FRANCIS MATTHEW: Rouhani’s new and pragmatic approach will give Obama another test, as it will force the administration to be clear about whether its real goal is a nuclear settlement…
As the Muslim world celebrates Eid Al Fitr to mark the end of Ramadan, some Muslims in Jalalabad in Afghanistan will find it very hard to celebrate anything. These will include the wives and children of the Afghan policemen who died while successfully stopping three cars of suicide bombers trying to attack the Indian consulate. These will include the families of the eight children who were killed by the bombers while at a Quran class in a nearby mosque.
FRANCIS MATTHEW: Muslims in Jalalabad in Afghanistan will find it very hard to celebrate anything this Eid, especially the wives and children of the policemen who died stopping the cars of suicide bombers.
China is taking a close interest in the Arab world as a source of its oil. It cares little about the politics of the region and cares less about who is in charge of Syria, but it desperately wants secure supplies of oil since 51 per cent — an astonishingly high quantity — of all its crude imports come from the Middle East.
FRANCIS MATTHEW: China is taking a close interest in the Arab world as a source of its oil. It cares little about the politics of the region and cares less about who is in charge of Syria, but it desperately wants secure supplies.
It is disturbing that the crisis in North Korea is moving forward with very little comment from the Arab world.
FRANCIS MATTHEW: It is disturbing that the crisis in North Korea is moving forward with very little comment from the Arab world.
The Central Intelligence Agency (CIA) has got itself into the confused position of fighting Sunni fighters in Iraq, but supporting some of them in Syria.
FRANCIS MATTHEW: The CIA is in the position of fighting Sunni fighters in Iraq, but supporting them in Syria.
Iran and the US have growing technical agreement over the nuclear dispute, which will only become useful if the political leaders on both sides want to make a deal.
FRANCIS MATTHEW: A technical agreement over the nuclear dispute will only be useful if leaders on both sides want to make a deal.
The attempts by President George W. Bush to justify the American-led invasion of Iraq followed so many wildly different reasons with no coherent link that the liveliest of conspiracy theories have flourished. This has been fuelled by the obvious political failure that has caused no pain to Bush and his neo-conservative allies who launched the war, while the companies with links to those same neo-conservatives have taken a significant share in the billions spent in reconstructing Iraq.
In the aftermath of the terrible attack on the World Trade Centre on 9/11, the first reason given was that Saddam Hussain supported Al Qaida, although Saddam had been ruthless in suppressing Islamists. Then Bush and Blair used Saddam’s alleged plan to manufacture and prepare to use weapons of mass destruction. When eventually this reason […]
The positive side of continual political change has got lost in the Arab world. Fear of uncertainty has killed the joy of new political life emerging in so many Arab states. The grim weekly numbers of people killed in political and sectarian violence dominate the new burgeoning of political life at national and local levels.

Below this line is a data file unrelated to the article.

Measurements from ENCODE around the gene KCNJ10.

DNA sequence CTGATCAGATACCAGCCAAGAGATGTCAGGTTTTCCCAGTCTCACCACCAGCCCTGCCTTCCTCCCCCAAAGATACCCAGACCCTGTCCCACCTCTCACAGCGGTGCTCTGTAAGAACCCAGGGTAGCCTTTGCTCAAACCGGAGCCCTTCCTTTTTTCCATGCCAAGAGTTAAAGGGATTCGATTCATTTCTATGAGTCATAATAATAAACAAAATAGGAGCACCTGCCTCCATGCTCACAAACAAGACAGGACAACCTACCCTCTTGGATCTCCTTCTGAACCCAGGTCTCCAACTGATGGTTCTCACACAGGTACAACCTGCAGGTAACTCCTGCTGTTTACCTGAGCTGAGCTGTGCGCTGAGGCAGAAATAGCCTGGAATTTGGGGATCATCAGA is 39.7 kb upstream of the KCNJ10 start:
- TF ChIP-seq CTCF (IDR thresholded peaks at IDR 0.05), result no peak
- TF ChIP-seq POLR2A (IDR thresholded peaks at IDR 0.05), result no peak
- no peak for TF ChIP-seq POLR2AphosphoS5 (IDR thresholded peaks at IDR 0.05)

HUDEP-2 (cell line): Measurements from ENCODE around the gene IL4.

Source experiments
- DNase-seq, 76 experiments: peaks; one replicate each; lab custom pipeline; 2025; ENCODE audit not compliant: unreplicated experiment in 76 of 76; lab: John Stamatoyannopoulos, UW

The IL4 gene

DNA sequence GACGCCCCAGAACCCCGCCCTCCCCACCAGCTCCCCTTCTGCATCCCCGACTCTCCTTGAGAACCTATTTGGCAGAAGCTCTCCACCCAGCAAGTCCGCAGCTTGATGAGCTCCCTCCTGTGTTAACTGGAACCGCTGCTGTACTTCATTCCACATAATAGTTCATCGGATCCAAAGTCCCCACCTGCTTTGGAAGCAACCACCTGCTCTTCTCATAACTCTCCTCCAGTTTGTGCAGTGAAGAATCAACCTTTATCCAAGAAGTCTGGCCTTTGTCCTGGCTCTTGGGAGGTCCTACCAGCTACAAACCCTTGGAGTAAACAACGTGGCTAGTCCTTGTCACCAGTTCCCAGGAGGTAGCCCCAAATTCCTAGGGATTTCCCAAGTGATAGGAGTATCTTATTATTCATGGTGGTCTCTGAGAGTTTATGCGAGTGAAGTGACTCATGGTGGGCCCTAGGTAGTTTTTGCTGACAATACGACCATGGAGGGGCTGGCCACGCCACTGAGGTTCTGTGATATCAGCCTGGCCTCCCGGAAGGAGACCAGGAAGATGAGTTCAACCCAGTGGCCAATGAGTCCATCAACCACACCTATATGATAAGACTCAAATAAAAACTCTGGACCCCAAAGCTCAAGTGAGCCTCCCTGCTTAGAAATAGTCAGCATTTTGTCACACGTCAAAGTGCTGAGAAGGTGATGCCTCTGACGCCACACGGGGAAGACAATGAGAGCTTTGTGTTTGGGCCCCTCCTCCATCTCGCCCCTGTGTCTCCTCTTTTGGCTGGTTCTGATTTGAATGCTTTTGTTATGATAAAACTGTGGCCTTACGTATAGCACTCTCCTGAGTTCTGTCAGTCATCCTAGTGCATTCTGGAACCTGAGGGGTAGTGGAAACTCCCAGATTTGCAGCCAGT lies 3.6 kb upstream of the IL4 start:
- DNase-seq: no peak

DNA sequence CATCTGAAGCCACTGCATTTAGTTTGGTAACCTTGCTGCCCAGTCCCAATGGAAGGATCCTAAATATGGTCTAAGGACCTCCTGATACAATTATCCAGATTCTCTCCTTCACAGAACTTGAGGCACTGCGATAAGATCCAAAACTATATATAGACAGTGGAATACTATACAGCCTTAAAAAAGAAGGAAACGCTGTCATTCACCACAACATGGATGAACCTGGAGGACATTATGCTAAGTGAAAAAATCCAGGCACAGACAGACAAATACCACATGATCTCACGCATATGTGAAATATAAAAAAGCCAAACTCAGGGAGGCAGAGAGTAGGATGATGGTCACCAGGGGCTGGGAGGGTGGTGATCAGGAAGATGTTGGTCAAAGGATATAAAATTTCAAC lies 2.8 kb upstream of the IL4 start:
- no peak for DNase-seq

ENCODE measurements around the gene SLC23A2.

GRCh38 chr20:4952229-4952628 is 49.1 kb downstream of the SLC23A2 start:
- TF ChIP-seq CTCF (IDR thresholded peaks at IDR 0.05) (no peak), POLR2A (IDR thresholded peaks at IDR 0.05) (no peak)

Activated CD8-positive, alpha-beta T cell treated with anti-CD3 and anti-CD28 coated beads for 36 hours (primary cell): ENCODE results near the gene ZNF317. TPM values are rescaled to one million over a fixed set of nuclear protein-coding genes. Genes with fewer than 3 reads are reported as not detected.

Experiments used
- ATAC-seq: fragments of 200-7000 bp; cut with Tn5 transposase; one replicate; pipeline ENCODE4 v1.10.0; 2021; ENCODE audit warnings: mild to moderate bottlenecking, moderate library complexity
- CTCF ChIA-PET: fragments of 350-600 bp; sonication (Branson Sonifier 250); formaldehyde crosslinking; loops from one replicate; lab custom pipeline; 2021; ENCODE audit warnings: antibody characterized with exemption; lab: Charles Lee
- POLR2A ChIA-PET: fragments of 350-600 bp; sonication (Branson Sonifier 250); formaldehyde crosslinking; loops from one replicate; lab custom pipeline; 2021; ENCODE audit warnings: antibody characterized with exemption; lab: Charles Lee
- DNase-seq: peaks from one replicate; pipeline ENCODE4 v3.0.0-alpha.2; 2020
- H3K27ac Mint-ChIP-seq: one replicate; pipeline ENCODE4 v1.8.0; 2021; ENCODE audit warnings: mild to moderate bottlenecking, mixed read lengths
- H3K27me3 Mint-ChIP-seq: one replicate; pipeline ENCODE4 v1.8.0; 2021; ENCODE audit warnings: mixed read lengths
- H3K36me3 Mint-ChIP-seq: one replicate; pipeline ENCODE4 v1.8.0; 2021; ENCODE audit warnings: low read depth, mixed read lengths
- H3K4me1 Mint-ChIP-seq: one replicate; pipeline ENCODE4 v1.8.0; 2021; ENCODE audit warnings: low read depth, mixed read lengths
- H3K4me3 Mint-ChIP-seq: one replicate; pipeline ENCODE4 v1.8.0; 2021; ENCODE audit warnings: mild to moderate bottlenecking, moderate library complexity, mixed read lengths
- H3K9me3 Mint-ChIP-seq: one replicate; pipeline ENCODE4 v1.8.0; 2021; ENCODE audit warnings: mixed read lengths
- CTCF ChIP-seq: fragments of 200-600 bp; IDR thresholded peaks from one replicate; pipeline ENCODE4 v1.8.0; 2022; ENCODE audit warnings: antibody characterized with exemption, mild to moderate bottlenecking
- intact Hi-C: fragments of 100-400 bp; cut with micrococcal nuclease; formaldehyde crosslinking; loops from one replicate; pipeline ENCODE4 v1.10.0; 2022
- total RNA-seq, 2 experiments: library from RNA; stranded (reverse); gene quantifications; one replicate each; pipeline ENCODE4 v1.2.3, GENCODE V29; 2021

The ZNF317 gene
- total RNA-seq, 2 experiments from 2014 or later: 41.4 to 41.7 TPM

FRANCIS MATTHEW: The positive side of continual political change has got lost in the Arab world. Fear of uncertainty has killed the joy of new political life.
FRANCIS MATTHEW: The problem with this approach is that by going gently, it allows Al Assad to think that he might still win by fighting. And it also places a huge strain on the opposition not ready to fight a long war of attrition.
If the UAE wants to continue to attract foreign investment, it will need to open up its corporate ownership structures. This is the way to create new jobs that can be taken up by the growing number of young UAE nationals.
FRANCIS MATTHEW: The real political drivers today are not heads of government or ideologies. Despite the politician’s speeches, what really drives change is society itself.
FRANCIS MATTHEW:Obama failed to deliver this vision in his first term, and sadly, it is unlikely that he will use his second term to re-find his sense of purpose in the world.
FRANCIS MATTHEW: The Gulf states need a population which is educated to take its proper place in the global economy, and to take part in multinational endeavours to help run the world.
FRANCIS MATTHEW: Now that they have been elected into power they are being forced to demonstrate their commitment to pluralism. This is a challenge they did not plan for.
FRANCIS MATTHEW: Lack of political inclusion, and the lack of regular statements, offers an opening to criticism of the country. But this should not ignore its liberal social agenda.
FRANCIS MATTHEW: The continuing fighting in Syria is a golden opportunity for foreign governments to put military forces on the ground in advance of any political end-game.
FRANCIS MATTHEW: US Presidential hopeful Mitt Romney is suggesting a dangerous return to a simplistic foreign policy in which foreigners are divided simply into friends and foes.
FRANCIS MATTHEW: This question is working deep into your mind, and leaving you sleepless at night with worry. Can you refuse to fire on fellow Syrians?
FRANCIS MATTHEW: Arab concerns are largely irrelevant to the Chinese as Beijing looks to reinforce its self-perception as the premier Asian power.